Redistricting - Q & A

Redistricting refers to the process of redrawing the lines of districts from which public officials are elected. Redistricting typically takes place after each census and affects all jurisdictions that use districts, whether for members of Congress, state legislatures, county commissions, city councils or school boards. By law, the U.S. Census Bureau must provide population counts to the states within one year of Census Day (April 1 every 10 years). States then engage in a time-consuming redistricting process to redraw election districts before the next election. Typically federal and statewide districts are redrawn first, then local election districts like county commissions and school boards follow.

Redistricting is not something best left to the politicians and the experts. Every voter has a vital stake in redistricting because it determines the composition of districts that elect public officials at every level of government. Given the advances in modern map drawing technology, it is now possible for everyone to participate directly in the redistricting process. But to be an effective player, you need to know the rules of the game which are discussed in our manual, Everything You Always Wanted To Know About Redistricting, But Were Afraid To Ask. Below are a few frequently asked questions to get you started on this very important task.

Q: Is redistricting different from reapportionment?
A: Technically, yes, but as a practical matter, no. Reapportionment in its most narrow, technical sense refers to the allocation of representatives to previously established voting areas, as when Congress allocates, or "apportions," seats in the U.S. House of Representatives to the several states following the decennial census. But the terms are generally used interchangeably and refer to the entire process, at whatever level it takes place, of redrawing district lines after the census.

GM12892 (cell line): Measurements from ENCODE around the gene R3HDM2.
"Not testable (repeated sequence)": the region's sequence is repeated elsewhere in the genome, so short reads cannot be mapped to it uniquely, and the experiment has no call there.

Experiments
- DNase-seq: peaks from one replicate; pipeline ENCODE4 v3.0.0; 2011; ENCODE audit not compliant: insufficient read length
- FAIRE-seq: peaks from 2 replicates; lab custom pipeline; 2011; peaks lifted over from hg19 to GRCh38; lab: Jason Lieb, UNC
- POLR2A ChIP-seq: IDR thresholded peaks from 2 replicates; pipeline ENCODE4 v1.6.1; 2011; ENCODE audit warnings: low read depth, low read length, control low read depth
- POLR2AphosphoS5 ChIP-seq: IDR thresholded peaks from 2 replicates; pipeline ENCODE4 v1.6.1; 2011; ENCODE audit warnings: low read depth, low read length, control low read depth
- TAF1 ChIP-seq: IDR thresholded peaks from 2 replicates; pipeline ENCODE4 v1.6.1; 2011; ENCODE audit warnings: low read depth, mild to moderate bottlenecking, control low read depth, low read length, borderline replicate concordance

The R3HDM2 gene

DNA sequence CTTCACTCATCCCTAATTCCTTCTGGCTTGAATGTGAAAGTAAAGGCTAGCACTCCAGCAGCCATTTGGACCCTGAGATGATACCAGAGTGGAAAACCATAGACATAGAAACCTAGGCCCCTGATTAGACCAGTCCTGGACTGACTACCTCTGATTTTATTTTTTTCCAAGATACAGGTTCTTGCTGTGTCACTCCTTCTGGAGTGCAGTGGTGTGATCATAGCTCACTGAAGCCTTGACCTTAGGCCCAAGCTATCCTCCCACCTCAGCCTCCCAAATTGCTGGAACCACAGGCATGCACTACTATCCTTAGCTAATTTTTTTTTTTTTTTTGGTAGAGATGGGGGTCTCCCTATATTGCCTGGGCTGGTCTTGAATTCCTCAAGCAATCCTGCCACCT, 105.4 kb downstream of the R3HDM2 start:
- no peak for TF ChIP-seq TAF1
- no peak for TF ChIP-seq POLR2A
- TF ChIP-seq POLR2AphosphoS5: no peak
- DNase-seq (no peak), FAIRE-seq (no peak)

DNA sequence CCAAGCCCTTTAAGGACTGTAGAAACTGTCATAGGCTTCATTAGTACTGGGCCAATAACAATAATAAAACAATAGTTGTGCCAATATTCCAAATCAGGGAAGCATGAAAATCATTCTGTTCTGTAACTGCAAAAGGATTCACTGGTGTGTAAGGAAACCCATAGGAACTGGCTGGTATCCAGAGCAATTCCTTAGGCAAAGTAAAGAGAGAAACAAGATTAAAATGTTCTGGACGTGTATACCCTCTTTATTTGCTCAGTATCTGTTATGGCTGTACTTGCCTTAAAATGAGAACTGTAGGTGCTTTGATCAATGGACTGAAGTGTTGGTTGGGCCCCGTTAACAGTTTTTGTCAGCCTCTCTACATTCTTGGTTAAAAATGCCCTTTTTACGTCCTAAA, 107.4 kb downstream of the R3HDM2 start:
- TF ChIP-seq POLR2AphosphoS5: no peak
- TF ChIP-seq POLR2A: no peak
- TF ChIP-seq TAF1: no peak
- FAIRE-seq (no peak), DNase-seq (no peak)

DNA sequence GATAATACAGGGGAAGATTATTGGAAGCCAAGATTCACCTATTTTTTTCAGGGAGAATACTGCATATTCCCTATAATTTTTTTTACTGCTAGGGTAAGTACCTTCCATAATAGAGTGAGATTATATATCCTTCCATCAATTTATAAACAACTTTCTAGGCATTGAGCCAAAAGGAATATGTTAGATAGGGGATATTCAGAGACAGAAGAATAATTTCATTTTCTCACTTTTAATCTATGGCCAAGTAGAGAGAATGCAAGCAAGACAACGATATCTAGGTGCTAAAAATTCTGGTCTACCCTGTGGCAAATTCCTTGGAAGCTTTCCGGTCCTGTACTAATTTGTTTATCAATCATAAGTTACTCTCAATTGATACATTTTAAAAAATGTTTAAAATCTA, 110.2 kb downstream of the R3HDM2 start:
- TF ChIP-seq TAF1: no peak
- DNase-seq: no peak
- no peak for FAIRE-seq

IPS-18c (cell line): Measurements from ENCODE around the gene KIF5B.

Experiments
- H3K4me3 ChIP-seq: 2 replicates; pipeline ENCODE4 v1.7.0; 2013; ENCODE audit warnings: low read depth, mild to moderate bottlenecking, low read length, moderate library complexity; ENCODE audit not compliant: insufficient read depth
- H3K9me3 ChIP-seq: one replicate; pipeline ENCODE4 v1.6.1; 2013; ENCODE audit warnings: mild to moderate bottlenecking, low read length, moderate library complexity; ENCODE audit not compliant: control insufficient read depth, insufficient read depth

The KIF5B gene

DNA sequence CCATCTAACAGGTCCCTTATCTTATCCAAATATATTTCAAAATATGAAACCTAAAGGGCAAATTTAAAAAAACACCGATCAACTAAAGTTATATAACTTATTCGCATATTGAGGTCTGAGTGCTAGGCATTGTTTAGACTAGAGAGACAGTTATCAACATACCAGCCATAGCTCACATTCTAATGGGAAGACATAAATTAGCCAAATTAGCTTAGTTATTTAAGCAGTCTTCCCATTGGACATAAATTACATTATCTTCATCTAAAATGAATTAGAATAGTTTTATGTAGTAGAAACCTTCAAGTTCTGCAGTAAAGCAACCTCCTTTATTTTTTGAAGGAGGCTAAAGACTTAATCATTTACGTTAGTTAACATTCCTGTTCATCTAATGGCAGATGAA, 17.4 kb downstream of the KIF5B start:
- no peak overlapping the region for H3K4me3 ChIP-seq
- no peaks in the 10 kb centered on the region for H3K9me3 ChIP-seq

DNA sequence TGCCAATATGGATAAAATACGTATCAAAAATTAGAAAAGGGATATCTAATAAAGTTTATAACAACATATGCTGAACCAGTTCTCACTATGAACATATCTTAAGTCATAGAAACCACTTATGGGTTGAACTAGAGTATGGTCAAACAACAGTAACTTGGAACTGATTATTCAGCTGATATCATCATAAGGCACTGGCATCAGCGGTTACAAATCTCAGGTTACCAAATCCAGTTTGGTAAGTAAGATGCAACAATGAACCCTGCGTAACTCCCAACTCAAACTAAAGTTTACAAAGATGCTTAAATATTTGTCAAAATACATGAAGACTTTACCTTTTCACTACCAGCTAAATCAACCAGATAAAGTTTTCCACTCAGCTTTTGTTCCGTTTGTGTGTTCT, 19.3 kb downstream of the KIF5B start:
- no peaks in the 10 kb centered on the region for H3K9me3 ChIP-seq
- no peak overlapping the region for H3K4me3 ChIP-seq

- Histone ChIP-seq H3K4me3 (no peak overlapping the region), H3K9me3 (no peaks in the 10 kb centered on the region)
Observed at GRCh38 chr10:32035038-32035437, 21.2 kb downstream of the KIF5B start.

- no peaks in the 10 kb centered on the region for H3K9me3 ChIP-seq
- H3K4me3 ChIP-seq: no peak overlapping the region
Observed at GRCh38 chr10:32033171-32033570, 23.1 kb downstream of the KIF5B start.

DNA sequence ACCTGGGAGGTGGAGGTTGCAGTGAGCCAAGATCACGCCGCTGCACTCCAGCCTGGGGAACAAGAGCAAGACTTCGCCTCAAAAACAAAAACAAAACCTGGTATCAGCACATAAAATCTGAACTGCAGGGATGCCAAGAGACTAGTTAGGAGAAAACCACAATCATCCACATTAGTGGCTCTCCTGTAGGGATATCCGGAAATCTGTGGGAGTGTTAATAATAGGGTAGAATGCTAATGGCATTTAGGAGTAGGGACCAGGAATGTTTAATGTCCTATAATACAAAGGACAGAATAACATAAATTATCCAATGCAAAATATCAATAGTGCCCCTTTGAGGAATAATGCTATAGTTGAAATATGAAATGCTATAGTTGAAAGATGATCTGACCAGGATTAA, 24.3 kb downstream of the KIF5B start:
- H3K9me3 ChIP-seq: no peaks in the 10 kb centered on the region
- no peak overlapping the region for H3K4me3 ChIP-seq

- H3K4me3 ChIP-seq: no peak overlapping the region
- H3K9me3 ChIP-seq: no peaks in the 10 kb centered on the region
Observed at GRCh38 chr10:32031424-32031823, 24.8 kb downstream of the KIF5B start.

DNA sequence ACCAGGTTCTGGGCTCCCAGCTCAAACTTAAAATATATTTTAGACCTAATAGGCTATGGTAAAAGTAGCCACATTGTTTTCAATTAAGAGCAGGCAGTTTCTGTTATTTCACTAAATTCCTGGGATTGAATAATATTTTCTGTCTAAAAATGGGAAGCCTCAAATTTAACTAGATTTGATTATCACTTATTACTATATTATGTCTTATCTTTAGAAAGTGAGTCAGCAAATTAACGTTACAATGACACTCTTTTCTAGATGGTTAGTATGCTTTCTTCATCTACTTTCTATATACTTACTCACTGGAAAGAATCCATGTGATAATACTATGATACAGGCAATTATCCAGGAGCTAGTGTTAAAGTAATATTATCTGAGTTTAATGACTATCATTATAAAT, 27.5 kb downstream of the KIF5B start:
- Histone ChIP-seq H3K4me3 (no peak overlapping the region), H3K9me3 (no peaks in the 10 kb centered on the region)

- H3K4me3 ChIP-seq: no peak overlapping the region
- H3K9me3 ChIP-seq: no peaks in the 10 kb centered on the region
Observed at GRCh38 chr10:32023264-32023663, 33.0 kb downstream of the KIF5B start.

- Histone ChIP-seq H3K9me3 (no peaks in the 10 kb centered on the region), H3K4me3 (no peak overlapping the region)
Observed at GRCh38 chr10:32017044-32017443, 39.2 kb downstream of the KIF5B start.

Q: Why bother to redraw district lines?
A: The U.S. Constitution and the federal courts require it. It's also the fair and equitable thing to do. Historically many states did not redistrict to reflect shifts and growth in their populations. In a series of cases in the 1960s, one of which coined the phrase "one person, one vote," the Supreme Court held that the Fourteenth Amendment guaranteed "equality" of voting power and that the electoral systems in states which failed to allocate voting power on the basis of population were unconstitutional.

Q: Who draws district lines?
A: In most states the state legislature is responsible for drawing district lines. However, 13 states (Alaska, Arizona, Arkansas, California, Colorado, Hawaii, Idaho, Missouri, Montana, New Jersey, Ohio, Pennsylvania, Washington) use special redistricting commissions to draw state legislative districts. Six of these states (Arizona, Hawaii, Idaho, Montana, New Jersey, Washington) also use a board or commission to draw congressional plans, while seven states (Maine, Vermont, Connecticut, Illinois, Mississippi, Oklahoma, Texas) use an advisory or remedial commission in the event the legislature is unable to pass new plans. Iowa is different from all others in that district plans are developed by nonpartisan legislative staff with limited criteria for developing plans.

Q: What can we do to ensure fairness in redistricting?
A: We all need to be involved in the process. We should stay informed of plans to redraw federal, state, and local district lines; attend meetings where plans are presented and evaluated; contact organizations willing to evaluate proposed plans and offer alternatives; write letters of support or opposition to elected officials and the Department of Justice; and seek needed legal advice. The goal of redistricting is to provide fair and effective representation for all. We can help achieve that goal by actively participating in the redistricting process.

For more information or assistance in redistricting, contact the ACLU's Voting Rights Project at 1-877-523-2792.

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